Yesterday we watched the plumber stick his whole arm, up to the shoulder, into a full septic tank and reach around feeling for a clog. Well, actually, I couldn't look, and the backhoe operator turned away and groaned, and my husband covered his face with his hands. Even after such a heroic act, the plumber did not find the simple fix we had all hoped for, and so we are moving to plan B, which requires digging up the driveway. After he delivered that news, the plumber climbed out of the stinky hole, rinsed off with the garden hose, and lit a cigarette.
I never have breaking news, but this evening I do. Usually I'd save it for Duly Noted, but this is important and can't wait for the deadline or you'll miss it. Pizza Joe and Holly are getting married. Tomorrow! (Weds. August 25) at 5:00 pm right in the middle of the bears and tourists next to the Chilkoot River, at Deer Rock. Cake, punch and many happy returns of the day will follow the ceremony, out at the golf course.
It is primary election day in Alaska, but before I vote, I have Charlie Brouillette's obituary to write. The 86 year-old retired teacher , fisherman, and the grandpa of my son and daughters' friend James, died Saturday. He came to all the basketball games and was so proud of James when the team won the state championship. We ride bikes past his house on the side of the road by the airport almost everyday, and I love the stuffed moose head in his old outhouse.
The party was in a lovely home, with timbers, cabinetry, tile, and furniture all crafted by local artists. Yukon songsters Nicole Edwards and Annie Avery played and sang in front of a colorful wall hanging of strutting purple and teal peacocks, some serious, others sort of startled looking. There were chairs set up for the thirty of us or so that were invited to this house concert. Apparently they do this all the time in the Yukon. It is the first one I've been to in Haines.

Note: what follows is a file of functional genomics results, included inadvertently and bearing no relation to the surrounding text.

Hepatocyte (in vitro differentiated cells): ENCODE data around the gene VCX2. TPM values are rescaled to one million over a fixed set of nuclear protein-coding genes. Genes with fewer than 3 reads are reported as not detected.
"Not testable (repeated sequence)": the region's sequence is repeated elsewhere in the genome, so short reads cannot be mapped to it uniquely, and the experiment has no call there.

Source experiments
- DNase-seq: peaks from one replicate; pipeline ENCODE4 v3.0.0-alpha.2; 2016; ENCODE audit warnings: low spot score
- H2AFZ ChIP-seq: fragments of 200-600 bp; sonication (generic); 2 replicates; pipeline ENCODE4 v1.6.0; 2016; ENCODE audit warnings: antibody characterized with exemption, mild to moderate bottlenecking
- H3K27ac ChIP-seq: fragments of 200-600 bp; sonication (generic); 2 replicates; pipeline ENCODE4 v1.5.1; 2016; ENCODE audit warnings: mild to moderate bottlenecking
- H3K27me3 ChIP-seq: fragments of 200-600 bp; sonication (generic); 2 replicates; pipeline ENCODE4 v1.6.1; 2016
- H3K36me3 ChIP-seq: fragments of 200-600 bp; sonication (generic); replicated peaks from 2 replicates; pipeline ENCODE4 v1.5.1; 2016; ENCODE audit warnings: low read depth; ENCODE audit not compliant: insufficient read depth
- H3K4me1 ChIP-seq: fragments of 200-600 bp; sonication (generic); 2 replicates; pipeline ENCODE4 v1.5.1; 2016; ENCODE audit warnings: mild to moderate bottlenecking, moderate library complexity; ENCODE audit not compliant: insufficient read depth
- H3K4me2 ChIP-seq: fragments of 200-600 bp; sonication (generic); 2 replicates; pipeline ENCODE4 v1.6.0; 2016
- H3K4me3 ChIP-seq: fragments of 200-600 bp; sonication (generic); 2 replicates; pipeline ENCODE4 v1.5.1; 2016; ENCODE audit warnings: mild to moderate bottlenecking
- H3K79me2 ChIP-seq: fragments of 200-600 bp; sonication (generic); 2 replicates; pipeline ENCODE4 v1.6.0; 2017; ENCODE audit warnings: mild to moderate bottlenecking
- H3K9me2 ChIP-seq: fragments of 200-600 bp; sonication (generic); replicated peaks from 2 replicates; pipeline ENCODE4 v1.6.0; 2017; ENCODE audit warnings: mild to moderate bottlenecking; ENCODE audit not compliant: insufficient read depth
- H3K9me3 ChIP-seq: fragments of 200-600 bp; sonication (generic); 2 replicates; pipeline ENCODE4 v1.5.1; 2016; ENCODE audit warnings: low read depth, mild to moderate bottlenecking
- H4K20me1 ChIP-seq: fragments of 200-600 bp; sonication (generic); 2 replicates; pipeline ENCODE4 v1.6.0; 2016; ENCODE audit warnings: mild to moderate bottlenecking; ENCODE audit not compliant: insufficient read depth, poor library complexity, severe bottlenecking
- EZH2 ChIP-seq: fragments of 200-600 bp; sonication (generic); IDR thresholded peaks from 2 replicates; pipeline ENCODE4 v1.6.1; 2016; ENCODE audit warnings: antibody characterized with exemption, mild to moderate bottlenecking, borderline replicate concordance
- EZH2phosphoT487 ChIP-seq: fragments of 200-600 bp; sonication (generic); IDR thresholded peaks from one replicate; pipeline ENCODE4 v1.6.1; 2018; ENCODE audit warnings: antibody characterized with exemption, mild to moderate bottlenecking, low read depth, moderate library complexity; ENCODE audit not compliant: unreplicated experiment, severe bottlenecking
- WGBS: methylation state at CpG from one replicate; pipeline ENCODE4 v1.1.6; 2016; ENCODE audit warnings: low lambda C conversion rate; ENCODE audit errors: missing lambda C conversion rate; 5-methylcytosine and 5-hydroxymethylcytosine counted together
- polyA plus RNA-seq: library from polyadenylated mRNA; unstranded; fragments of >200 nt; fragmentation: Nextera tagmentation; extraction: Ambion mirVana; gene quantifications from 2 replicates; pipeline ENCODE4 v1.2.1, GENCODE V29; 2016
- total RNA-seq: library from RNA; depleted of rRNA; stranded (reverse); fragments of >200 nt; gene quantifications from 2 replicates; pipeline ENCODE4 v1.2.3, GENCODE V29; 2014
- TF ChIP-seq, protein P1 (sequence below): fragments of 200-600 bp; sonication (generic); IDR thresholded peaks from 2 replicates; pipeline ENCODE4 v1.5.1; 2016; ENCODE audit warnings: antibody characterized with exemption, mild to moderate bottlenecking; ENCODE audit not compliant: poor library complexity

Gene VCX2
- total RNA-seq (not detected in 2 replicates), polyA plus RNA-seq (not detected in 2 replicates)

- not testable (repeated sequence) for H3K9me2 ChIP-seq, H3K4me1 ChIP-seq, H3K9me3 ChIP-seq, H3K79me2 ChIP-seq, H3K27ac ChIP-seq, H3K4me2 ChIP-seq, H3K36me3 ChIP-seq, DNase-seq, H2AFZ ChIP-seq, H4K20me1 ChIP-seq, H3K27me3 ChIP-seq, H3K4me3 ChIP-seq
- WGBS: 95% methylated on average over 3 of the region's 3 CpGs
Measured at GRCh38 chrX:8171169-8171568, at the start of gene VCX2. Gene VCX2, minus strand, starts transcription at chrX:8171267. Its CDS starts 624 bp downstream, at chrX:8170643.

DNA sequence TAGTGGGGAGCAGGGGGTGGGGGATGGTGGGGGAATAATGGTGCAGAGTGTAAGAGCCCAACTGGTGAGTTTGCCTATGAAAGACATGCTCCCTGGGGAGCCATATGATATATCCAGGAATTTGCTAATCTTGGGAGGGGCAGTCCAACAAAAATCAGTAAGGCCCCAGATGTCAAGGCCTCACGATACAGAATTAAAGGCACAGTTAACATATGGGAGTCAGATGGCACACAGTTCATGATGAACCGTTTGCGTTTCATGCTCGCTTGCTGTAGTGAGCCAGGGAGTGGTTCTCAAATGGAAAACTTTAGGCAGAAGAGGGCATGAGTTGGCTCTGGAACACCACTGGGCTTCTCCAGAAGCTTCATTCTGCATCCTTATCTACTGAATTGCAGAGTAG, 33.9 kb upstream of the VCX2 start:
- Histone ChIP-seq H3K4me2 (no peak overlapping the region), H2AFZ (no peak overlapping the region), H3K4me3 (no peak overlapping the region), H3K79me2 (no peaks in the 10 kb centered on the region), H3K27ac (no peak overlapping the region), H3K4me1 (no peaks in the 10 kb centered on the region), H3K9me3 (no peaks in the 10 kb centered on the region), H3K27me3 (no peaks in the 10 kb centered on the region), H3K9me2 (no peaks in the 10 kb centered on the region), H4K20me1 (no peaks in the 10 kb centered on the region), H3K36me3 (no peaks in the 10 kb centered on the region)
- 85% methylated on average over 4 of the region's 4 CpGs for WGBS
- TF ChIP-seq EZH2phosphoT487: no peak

I am glad it is raining, since I can't do much until my knee gets fixed (next Friday in Juneau) except laundry and closet cleaning. I could write, and I really should, but with all the family here that is harder than you'd think. I'm a day time writer, not a night time one. And everyone is around all day. JJ and Caroline will be here from 9am to 1pm today, and as soon the baby arrives she gets all of our attention, which is how it should be. A long time ago, I heard Tom Bodett speak about the writing life.
How did I raise my children without the 5-point child restraint strap and buckles system? I have just installed a car seat in my Subaru, but getting Caroline into it properly might take a NASA engineer. I think I may just stick with the stroller. That's not all. Before she could have lunch in her new high chair we had to read the instructions. The thing is designed like an ejecting seat for baby F-16 pilots. I'm surprised she doesn't have to wear a helmet and goggles.
Eliza says the berries in Juneau are huge -- like grapes-- and there are so many you can pick a gallon without moving. We are heading up the hillside this afternoon with a friend from Klukwan. I asked how Eliza found the great patch. In Haines, it would no doubt be a well kept secret for a select few. She said in Juneau it is easy, since there not that many pickers. Most people in the capital have jobs, and they go to work everyday, year round.
At the community picnic celebrating our town's centennial, I saw John Schnabel (he celebrated 90 years himself earlier this year.) He looked well and was very happy to be there. A little while later, over salads and hamburgers, his daughter Debra told me that her father had seen another old friend (and one of his pioneer contemporaries) among the hundreds of folks at the party on the lawn of the old school on Main Street and said, "Harriet, I've known you since you were 17 and I've always wanted to kiss you, and now that I'm 90 I think I will." And she beamed, and he did.
Yesterday I was reading Roger Rosenblatt's Making Toast, a family story about when his 38 year old daughter died suddenly of a weird undetected heart defect, and how he and his wife moved in with her husband to help care for her three young children. It's spare and unsentimental, but a beautiful little book. In one scene, he visits his granddaughter's second grade class, where he volunteers to teach writing, and while talking about his non-fiction book Children of War, he observes that it is too bad children have no power.
Chip's mother, Grandma Jo, is here, and she has been watching Fox News. (We have all been following the story of Ted Stevens' fatal crash. ) Grandma Jo and I love each other, so don't talk politics much. Okay, not at all. But she was happy that I wrote this piece in the Washington Post about Ted Stevens two years ago. Today, am too. ( My Democrat friends were kind of ticked.)